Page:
WWI Centennial: Surprise Attack At Cambrai

John Warwick Brooke, the Imperial War Museum // Public Domain
John Warwick Brooke, the Imperial War Museum // Public Domain

Erik Sass is covering the events of the war exactly 100 years after they happened. This is the 294th installment in the series.

November 20, 1917: Surprise Attack At Cambrai

By fall 1917 the basic pattern of attack on the Western Front was well established, with a huge artillery bombardment, sometimes lasting days or weeks, preceding a mass infantry assault across No Man’s Land—the model employed at Passchendaele. Then on November 20, 1917, at the Battle of Cambrai, the British tried something radically new: scrapping the lengthy artillery bombardment—which also warned the enemy an attack was coming—in favor of a stealthy surprise attack with tanks.

Since their debut at the Somme in 1916, the new wonder weapons had proved a little less wonderful than hoped—prone to frequent breakdowns, “ditching” or getting swamped in mud, and with limited range under the best of circumstances. However, a number of spectacular successes confirmed the temperamental vehicles’ potential in the right circumstances. Could new tactics, with massed tanks and no preparatory bombardment, deliver a breakthrough, ending the stasis of trench warfare?

With the British Expeditionary Force to the north exhausted after Passchendaele, it was left to General Julian Byng’s British Third Army, including Canadian and South African troops, to execute the giant live fire experiment. They would mount a surprise attack spearheaded by almost 400 tanks and two corps of infantry, using “infiltration” tactics similar to stormtroopers’. The attack targeted the town of Cambrai—a key supply hub for German forces holding the Hindenburg Line to the south.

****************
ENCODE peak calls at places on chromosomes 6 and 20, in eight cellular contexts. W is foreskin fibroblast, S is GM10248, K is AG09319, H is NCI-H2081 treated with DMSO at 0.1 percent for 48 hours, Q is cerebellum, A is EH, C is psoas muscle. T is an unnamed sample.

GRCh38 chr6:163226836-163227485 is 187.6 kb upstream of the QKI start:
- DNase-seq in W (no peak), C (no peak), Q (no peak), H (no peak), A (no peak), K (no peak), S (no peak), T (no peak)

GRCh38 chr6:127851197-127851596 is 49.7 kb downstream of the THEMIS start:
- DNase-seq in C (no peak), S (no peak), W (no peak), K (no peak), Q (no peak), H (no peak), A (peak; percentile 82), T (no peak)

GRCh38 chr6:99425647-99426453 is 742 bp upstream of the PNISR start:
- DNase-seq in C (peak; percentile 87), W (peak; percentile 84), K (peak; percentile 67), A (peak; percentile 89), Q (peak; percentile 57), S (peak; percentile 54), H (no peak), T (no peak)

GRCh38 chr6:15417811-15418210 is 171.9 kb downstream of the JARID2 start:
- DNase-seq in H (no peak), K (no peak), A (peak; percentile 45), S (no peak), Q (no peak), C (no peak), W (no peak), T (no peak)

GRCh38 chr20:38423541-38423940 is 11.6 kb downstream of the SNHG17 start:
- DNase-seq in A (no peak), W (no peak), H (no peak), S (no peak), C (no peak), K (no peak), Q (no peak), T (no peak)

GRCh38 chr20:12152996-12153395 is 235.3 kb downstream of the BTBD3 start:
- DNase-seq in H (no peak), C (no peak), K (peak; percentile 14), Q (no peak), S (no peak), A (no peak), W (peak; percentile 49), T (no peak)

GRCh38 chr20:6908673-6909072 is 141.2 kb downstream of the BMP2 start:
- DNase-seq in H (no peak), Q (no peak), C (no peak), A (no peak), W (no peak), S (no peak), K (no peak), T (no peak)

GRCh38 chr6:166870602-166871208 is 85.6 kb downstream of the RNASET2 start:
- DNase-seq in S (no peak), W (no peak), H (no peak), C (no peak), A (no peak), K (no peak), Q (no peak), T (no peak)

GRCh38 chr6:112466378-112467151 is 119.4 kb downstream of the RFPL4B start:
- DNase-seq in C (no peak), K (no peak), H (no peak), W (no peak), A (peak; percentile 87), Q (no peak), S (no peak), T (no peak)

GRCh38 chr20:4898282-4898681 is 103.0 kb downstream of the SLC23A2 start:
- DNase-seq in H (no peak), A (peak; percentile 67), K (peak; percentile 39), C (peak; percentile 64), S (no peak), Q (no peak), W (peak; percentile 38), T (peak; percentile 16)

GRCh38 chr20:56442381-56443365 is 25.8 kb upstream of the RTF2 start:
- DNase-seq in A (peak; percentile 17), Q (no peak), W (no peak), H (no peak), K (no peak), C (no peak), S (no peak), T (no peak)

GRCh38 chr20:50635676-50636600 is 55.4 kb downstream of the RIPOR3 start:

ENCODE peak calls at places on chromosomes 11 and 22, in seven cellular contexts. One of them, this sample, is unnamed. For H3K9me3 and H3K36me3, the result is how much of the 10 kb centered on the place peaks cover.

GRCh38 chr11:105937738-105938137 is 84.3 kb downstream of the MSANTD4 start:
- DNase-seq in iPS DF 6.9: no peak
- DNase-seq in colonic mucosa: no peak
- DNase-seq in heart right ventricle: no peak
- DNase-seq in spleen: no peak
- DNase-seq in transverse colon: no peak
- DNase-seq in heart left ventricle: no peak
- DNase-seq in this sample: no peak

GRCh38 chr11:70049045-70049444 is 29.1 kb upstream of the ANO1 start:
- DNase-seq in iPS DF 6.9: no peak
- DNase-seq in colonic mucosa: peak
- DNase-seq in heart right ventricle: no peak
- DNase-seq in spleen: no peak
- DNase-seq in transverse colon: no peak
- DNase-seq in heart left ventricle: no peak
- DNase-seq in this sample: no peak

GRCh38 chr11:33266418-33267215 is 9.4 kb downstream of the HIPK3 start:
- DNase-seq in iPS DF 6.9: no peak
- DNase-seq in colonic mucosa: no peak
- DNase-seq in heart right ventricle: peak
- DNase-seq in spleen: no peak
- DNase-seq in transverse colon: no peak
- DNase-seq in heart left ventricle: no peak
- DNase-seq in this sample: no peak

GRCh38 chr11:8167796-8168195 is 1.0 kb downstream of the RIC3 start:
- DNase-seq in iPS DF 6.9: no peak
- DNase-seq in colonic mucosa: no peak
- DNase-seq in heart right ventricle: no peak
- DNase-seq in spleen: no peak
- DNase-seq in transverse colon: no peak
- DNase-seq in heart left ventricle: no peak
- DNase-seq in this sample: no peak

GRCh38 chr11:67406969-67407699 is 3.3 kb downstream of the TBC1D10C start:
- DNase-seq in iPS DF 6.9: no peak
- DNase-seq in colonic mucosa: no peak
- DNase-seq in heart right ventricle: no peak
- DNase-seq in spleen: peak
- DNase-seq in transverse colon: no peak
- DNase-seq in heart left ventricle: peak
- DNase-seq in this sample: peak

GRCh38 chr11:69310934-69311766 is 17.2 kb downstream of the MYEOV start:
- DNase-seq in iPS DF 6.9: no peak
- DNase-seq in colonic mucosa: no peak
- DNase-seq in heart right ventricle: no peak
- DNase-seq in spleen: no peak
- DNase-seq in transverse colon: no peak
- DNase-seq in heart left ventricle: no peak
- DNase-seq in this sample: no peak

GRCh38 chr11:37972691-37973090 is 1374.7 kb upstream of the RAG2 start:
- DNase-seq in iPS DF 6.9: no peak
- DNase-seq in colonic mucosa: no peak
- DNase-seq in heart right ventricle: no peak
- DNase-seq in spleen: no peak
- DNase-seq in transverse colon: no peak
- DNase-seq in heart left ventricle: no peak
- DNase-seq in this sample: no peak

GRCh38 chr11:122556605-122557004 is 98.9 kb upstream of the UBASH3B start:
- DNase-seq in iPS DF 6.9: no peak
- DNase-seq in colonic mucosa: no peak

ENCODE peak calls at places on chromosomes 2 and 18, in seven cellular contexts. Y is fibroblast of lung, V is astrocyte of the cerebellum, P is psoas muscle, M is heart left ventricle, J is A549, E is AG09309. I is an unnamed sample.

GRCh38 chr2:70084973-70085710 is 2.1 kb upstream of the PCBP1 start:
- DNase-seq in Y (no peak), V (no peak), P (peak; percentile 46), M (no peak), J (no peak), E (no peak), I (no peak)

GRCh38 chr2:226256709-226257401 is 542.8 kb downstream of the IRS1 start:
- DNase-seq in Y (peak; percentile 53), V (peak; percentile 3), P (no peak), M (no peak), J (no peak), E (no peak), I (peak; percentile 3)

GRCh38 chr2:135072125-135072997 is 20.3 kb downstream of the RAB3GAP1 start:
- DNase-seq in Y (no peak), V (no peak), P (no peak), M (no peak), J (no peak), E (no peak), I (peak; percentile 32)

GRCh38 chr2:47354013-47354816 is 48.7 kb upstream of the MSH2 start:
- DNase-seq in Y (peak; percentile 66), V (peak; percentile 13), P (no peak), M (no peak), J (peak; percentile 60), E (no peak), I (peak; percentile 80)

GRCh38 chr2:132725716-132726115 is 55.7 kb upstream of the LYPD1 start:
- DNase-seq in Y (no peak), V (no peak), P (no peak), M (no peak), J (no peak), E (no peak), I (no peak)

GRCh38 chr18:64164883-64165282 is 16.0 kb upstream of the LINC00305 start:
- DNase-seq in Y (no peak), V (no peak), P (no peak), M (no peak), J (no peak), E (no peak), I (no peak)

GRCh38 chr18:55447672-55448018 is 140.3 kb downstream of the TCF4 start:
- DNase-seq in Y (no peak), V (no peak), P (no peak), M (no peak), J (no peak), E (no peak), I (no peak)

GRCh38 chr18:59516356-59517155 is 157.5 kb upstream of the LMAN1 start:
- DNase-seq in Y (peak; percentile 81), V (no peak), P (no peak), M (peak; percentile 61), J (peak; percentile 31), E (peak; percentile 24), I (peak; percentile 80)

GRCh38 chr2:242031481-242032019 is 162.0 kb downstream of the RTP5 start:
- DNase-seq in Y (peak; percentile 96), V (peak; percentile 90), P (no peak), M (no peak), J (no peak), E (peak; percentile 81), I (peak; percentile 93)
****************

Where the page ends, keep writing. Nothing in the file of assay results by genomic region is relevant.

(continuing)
Erik Sass

The initial attack was more successful than the British could have hoped: at 6 a.m. on November 20, 1917, hundreds of tanks began crossing no man’s land with six divisions of British infantry, supported by a simultaneous bombardment by just over 1000 artillery pieces of various sizes. The tanks cleared the way through barbed wire for columns of infantry who followed close behind, overrunning enemy trenches and surrounding strongpoints while the tanks pushed ahead. Meanwhile a smoke screen helped prevent the Germans from directing artillery fire on to the tanks. William Watson, a British tank officer, recalled:

In front of the wire, tanks in a ragged line were surging forward inexorably over the short down grass. Above and around them hung the blue-gray smoke of their exhausts. Each tank was followed by a bunch of Highlanders, some running forward from cover to cover, but most of them tramping steadily behind their tanks … Beyond the enemy trenches, the slopes from which the German gunners might have observed the advancing tanks were already enveloped in thick white smoke. The smoke-shells burst with a sheet of vivid red flame, pouring out blinding, suffocating clouds. It was as if flaring bonfires were burning behind a bank of white fog. Over all, innumerable aeroplanes were flying steadily to and fro. The enemy made little reply.